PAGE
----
When clients have been struggling to grow their business they have often tried to fix it themselves (if they only knew what to do!) Once we start working together they are looking for some quick wins. As we continue (whether in coaching or on a strategy project) there are generally some tough decisions to make or work to be done. This is when I pause the process to remind the client just how much progress has been made. I ask them to think back to the time before we started working together and compare it to where we are now. I also ask them to answer the question "How much time would this have taken you if you had tried to do this alone? It is a wise practice to remind the client of the value-add they receive by working with us to give that momentum to carry the project forward.
Stefon Mason

Response from Stefon Mason

Referral Trigger: What evaluation questions do you ask clients at the mid-way point of your work with them?  My mid-way point questions entail evaluating the customer's understanding of the Insurance proposal being presented. Insurance coverages can be somewhat complicated at times; therefore, I evaluate the customer's understanding of what is being presented. This process also serves as a Discovery period.

Madeline Chryst

Response from Madeline Chryst

from the Milton Team

As a roofer at the midway point most questions have already been answered. Typically, at that point the roof has already been torn off and we are beginning the installation of the synthetic felt. At this point, I may ask the customer questions like do they want us to remove the satellite on their roof or I tell them how many sheets of rotted decking they had.

Stacey Brustein

Response from Stacey Brustein

from the Milton Team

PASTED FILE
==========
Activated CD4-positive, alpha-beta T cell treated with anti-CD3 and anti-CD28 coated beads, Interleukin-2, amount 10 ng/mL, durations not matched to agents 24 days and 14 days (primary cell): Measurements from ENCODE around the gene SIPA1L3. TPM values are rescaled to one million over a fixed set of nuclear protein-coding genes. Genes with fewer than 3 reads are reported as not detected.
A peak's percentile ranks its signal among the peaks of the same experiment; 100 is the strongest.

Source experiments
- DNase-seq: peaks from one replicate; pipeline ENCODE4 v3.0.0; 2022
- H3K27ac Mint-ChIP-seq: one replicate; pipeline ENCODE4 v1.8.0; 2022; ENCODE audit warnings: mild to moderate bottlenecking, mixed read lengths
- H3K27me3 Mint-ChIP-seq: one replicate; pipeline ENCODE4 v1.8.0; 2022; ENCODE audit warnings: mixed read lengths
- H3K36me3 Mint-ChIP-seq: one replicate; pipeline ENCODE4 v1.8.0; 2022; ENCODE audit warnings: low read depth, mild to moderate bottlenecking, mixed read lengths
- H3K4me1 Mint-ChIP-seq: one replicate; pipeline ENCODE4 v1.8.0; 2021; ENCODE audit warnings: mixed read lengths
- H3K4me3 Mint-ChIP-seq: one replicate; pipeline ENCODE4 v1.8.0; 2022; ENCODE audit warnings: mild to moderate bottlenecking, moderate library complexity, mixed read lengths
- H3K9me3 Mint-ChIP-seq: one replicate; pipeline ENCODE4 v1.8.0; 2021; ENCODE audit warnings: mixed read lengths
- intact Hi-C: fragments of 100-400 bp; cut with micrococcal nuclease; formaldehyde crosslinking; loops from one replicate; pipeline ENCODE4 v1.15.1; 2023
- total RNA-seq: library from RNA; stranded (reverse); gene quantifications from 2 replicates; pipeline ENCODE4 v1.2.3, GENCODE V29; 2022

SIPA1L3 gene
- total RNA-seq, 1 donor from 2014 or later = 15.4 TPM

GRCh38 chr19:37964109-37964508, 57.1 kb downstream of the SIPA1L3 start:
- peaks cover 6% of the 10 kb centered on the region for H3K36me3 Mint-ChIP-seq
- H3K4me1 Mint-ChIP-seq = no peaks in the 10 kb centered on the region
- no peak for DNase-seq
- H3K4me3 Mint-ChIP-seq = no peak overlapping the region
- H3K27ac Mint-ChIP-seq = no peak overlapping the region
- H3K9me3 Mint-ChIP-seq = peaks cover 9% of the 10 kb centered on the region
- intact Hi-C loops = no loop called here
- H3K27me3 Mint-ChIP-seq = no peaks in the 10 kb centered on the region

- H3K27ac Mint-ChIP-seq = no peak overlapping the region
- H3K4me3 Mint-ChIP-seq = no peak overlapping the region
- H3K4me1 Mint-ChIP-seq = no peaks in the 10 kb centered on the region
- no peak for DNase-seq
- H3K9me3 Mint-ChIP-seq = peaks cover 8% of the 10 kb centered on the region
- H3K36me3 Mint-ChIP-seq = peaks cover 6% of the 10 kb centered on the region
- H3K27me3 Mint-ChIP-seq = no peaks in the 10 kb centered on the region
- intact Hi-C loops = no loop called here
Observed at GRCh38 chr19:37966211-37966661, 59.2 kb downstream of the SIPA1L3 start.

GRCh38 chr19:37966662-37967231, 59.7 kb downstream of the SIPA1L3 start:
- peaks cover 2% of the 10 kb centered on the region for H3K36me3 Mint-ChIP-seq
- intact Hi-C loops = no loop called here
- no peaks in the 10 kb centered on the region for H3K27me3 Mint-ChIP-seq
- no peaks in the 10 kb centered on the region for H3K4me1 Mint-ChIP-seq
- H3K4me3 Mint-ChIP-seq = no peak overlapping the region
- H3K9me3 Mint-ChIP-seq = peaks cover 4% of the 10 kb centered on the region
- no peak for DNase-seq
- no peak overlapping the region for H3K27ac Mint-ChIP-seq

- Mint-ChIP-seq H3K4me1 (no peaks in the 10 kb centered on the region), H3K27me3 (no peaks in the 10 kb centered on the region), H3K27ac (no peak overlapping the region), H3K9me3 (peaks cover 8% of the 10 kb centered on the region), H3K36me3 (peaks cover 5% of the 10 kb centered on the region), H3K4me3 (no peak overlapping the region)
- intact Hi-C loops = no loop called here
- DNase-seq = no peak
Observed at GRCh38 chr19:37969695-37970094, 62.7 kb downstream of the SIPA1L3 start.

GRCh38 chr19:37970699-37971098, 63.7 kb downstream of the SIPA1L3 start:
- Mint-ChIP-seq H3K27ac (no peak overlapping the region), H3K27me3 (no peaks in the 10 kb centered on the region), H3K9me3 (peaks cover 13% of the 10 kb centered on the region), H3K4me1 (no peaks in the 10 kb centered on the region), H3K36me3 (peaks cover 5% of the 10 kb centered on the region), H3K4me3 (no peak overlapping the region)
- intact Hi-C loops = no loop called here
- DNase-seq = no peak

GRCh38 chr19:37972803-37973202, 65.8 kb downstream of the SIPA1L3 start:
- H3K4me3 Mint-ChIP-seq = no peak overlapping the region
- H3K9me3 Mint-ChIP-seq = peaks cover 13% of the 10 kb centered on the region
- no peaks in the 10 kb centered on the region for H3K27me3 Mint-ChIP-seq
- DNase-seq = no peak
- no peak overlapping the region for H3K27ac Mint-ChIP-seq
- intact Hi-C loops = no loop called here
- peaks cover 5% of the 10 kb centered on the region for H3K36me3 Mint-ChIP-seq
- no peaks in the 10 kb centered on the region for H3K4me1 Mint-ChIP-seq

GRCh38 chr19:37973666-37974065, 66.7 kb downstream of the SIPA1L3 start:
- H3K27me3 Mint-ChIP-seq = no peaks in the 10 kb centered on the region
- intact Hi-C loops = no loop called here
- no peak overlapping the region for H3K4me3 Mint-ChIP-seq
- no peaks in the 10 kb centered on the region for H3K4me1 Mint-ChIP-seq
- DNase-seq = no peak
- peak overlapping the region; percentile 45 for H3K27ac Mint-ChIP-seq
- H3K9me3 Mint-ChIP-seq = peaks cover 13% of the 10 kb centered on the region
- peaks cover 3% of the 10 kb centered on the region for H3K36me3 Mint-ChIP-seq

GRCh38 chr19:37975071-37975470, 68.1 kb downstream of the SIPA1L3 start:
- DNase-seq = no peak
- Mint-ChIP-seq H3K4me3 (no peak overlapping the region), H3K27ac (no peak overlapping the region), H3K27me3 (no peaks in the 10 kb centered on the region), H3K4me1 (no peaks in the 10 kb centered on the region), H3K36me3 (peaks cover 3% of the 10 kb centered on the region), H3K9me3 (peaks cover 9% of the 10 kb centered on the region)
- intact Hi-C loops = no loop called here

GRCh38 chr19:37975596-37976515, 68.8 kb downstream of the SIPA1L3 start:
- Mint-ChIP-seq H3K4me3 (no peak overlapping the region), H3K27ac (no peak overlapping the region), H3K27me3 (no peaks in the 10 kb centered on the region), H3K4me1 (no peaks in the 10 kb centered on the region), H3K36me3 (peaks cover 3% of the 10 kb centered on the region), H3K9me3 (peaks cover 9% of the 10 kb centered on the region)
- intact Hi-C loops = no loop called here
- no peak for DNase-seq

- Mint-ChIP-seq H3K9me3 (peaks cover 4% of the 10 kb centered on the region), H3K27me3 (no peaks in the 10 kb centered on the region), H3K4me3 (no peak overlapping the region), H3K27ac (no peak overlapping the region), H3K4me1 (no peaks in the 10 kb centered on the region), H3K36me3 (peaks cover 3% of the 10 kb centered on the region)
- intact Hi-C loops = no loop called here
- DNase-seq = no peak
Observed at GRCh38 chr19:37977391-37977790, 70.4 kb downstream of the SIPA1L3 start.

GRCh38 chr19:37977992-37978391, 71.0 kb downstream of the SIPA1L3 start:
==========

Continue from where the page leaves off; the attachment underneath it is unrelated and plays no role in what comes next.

As a loan officer the majority of my questions, both to build rapport and get a client an initial approval, are done upfront. I am in constant contact with my clients throughout the process so mid way I ask for anything still needed, see if they have wire instructions for closing, their insurance decided if I don't already have it and most importantly if they have any questions. If they had needed repairs I am also ensuring those are done so I can get a final inspection done. I want them to understand the process they're going through so there are no surprises when they are closing on their purchase or refinance.

Matt Hoffman

Response from Matt Hoffman

For our full-service clients, we have a yearly meeting to ask them about their plans for the upcoming year. During our first meeting, some clients are shocked and say they don't normally think that far in advance. We let them know this is an important part of our management process. The yearly evaluation meeting allows us to stay current with their business plans so we can recommend the ideal technology strategies and solutions. We can also use this information to help them plan their IT budgets to ensure their goals are properly funded.
Jayden Doye

Response from Jayden Doye

from the Sandy Springs Team

After we complete the annual financial statements for a client, it's important to ensure that the statements are presented in a tax-basis. This means we have to make adjustments. One of which is auto expense. If a client uses mileage instead of actual expenses, then I need to know how many business miles that client drove last year. I then take the number of miles and multiply it by the IRS provided mileage rate for that year. Often times, I am surprised that clients do not have the answer to this question. This then leads me to educating them on the IRS requirements on keeping track of business mileage in the event of an audit.

Le'moine Washington

Response from Le'moine Washington

from the Milton Team

A midway point for me would be when we are nearing the end of a discovery. My line of questioning can differ based on each case scenario. However, it is generally centered around the verification that not only my recommended solutions resolves their present pain, but creates margins for growth for the foreseeable future based on how the business will grow. This could include me simply repeating the reason for our meeting, restating the value of the package, and acknowledging my understanding of their pain along with their understanding of the solution. The questions could begin with "To be sure I understand.....", or "...in closing, you would like to be able to....". This eliminates misunderstandings and provides a great experience.